Parents still encouraged to keep unwell children off school in South Tyneside as remaining Covid-19 restrictions end

Council chiefs have said unwell children will still be “encouraged to stay at home” and the Council will be on hand to “advise school leaders” following the Government’s decision to axe all remaining Covid restrictions.

February 24 saw an end to the legal requirement to self-isolate if a person tests positive for Covid and the Government have this week confirmed widely available free public testing will cease from April 1.

The move has caused alarm among teaching unions.

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Despite the latest Government data showing Covid rates for 10 to 14-year-olds of 360.7 cases per 100,000 people, the move marks the end of all Covid restrictions and two of the main remaining measures of mitigation to control the spread of Covid in schools.

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A spokesman for South Tyneside Council said: “With the lifting of restrictions, it’s for our schools to determine what that means for them in practice, although the Council’s Public Health, Education, and Health and Safety teams will be on-hand to advise school leaders on their approaches.

“All schools will continue to encourage good hand hygiene and ventilation and some may continue with separate entrances to reduce congestion and support a calmer start to the day. Schools will also encourage any students who are unwell to stay at home.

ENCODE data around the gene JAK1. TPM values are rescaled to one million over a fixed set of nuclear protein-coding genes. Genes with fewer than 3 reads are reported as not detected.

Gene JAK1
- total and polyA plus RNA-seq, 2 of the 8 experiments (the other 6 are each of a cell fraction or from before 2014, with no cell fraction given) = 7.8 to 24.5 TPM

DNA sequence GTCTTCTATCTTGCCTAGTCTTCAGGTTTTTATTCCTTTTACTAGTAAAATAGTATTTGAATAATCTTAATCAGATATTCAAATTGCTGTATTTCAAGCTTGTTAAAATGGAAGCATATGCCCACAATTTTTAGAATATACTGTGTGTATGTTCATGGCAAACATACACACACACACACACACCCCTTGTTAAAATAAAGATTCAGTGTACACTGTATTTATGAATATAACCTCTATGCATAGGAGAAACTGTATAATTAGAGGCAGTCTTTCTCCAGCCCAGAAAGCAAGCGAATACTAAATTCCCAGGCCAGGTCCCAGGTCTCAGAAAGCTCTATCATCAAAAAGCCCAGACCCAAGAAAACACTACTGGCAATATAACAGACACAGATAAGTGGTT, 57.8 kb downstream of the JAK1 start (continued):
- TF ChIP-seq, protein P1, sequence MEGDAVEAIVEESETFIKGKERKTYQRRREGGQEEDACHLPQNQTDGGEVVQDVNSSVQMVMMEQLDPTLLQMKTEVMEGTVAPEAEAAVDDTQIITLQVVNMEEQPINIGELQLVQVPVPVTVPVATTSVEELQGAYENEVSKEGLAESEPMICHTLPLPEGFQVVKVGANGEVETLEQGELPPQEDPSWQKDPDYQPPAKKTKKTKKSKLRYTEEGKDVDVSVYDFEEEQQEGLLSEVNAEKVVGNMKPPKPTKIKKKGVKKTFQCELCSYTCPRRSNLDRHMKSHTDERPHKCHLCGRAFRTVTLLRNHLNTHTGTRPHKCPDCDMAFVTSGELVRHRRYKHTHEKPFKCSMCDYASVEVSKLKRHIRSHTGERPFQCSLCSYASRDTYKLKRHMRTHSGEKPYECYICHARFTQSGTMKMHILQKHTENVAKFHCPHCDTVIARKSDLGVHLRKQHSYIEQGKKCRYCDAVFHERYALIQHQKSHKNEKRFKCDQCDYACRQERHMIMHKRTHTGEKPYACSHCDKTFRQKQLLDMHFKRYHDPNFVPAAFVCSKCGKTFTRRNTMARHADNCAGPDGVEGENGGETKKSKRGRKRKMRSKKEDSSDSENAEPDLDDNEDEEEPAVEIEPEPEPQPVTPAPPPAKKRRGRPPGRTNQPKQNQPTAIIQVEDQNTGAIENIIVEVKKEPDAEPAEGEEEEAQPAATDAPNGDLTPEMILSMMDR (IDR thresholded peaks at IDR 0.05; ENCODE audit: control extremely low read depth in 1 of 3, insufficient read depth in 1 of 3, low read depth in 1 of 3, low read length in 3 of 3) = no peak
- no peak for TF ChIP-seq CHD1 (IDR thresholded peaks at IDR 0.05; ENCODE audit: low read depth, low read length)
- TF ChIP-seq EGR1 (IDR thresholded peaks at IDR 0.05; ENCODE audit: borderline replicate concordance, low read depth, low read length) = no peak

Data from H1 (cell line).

“Our schools in the borough have done an amazing job throughout the pandemic to reduce Covid risk while prioritising the education and wellbeing of students and wider school community. This further change in national policy marks another stage of schools adapting to the risk of Covid.”

South Tyneside Council and the country's largest teaching union, the NASUWT, have been reacting to the axing Covid testing and the legal requirement to self-isolate. Picture Michael Gillen.
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While case rates in schools are falling, the country’s biggest teaching union, the NASUWT, said it was a “real struggle to get to half-term” due to ongoing staffing issues.

With guidance still in place to isolate for at least five days following a positive diagnosis, there are concerns axing restrictions and testing could prolong the staffing challenges facing schools.

NASUWT North East National Executive John Hall said: "My understanding is the vast majority of our region’s schools will continue with mitigation measures including testing and following the guidance to isolate to keep staff and pupils safe.

"Health and Safety legislation trumps anything Boris Johnson has said.”

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Health Secretary Sajid Javid has described the decision to remove restrictions as a "historic moment" and insisted the “time was right”.

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